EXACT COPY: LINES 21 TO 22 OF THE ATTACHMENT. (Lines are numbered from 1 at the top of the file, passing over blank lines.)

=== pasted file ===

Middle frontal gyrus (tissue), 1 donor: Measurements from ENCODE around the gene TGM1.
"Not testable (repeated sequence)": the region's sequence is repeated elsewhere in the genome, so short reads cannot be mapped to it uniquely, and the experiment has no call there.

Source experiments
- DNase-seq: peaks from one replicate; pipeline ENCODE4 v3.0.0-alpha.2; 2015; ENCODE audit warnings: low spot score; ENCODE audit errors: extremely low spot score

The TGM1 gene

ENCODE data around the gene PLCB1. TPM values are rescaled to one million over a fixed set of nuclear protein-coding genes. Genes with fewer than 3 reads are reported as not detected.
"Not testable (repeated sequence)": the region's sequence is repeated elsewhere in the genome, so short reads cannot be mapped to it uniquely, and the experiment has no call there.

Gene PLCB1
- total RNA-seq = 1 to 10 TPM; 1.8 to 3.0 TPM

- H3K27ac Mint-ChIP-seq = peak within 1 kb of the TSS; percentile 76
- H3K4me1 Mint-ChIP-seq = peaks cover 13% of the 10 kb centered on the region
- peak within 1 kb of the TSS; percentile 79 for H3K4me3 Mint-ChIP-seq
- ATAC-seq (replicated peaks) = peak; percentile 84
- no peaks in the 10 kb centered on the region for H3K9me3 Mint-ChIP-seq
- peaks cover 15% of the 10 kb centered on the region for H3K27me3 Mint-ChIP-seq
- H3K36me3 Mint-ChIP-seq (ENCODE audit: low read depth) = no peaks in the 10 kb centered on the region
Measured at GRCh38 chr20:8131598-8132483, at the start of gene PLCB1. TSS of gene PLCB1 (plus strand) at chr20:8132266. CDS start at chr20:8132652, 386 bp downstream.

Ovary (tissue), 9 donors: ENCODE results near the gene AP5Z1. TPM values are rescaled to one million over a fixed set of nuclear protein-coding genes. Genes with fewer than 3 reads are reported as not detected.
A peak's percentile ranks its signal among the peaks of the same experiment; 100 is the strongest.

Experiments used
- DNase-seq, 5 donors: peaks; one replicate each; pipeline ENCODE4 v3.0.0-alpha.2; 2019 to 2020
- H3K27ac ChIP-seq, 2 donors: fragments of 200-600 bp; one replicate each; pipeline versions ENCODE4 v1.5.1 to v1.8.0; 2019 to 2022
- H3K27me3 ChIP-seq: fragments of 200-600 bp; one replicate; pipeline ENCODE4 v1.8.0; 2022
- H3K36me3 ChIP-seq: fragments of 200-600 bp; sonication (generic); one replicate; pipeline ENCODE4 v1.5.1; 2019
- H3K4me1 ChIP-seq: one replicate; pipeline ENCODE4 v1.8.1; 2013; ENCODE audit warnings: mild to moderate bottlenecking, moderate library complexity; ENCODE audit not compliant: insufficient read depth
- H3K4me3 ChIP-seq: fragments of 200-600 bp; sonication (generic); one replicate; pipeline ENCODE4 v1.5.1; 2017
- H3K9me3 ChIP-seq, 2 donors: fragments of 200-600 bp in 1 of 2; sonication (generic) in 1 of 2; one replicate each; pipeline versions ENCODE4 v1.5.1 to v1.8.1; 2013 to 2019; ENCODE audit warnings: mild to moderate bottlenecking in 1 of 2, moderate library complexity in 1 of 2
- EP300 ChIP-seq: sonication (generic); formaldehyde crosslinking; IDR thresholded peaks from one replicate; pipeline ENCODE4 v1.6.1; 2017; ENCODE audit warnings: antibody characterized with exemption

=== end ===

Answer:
- DNase-seq, 5 donors: peaks; one replicate each; pipeline ENCODE4 v3.0.0-alpha.2; 2019 to 2020
- H3K27ac ChIP-seq, 2 donors: fragments of 200-600 bp; one replicate each; pipeline versions ENCODE4 v1.5.1 to v1.8.0; 2019 to 2022